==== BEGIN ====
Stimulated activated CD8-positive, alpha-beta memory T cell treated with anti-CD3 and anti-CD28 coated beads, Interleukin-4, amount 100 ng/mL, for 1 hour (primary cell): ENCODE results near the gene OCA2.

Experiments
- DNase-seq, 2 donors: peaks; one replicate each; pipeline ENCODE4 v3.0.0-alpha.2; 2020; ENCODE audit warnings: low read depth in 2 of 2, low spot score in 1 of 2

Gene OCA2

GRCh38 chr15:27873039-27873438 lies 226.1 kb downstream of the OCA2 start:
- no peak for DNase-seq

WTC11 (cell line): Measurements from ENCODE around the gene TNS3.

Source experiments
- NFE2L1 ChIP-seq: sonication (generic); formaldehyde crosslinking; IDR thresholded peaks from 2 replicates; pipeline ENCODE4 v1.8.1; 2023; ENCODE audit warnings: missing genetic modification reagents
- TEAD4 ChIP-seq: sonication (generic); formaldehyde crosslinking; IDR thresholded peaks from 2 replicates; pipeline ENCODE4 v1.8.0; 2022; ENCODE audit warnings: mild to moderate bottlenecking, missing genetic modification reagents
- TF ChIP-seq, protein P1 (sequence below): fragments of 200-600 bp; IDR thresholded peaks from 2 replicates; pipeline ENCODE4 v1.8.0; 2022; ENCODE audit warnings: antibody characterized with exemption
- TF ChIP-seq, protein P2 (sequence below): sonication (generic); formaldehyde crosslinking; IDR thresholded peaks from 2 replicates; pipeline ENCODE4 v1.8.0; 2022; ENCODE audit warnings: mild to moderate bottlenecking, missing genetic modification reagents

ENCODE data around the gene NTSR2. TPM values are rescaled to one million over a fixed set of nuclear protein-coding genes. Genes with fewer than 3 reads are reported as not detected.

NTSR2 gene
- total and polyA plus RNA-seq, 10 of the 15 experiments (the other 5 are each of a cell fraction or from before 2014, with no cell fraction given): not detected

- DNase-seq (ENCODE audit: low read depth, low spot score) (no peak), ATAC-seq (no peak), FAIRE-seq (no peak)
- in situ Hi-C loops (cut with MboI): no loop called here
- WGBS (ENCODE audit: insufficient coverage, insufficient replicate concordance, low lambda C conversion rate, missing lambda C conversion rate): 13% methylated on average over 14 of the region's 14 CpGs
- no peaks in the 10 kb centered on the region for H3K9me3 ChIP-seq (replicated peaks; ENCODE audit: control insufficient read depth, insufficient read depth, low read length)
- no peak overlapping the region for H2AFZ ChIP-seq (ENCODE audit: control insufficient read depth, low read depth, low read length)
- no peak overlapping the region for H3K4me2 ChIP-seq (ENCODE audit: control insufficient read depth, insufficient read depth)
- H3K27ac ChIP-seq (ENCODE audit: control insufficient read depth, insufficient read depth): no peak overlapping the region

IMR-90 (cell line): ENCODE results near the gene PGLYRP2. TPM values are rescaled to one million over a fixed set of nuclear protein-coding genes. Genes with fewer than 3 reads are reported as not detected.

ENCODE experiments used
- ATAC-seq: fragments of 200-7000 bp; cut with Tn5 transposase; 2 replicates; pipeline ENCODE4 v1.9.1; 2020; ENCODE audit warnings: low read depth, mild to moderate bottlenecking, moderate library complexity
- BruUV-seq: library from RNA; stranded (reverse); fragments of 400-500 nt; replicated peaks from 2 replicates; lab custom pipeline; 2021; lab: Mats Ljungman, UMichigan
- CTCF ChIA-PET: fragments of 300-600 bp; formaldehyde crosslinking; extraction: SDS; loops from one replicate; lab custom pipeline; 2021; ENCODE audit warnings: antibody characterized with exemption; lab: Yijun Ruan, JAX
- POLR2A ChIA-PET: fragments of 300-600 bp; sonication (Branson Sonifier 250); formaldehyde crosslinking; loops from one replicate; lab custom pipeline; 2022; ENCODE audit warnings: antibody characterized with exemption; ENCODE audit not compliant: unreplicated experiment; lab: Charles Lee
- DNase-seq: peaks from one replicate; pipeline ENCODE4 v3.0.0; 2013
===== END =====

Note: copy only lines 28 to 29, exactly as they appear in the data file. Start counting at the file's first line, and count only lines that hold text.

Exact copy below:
- POLR2A ChIA-PET: fragments of 300-600 bp; sonication (Branson Sonifier 250); formaldehyde crosslinking; loops from one replicate; lab custom pipeline; 2022; ENCODE audit warnings: antibody characterized with exemption; ENCODE audit not compliant: unreplicated experiment; lab: Charles Lee
- DNase-seq: peaks from one replicate; pipeline ENCODE4 v3.0.0; 2013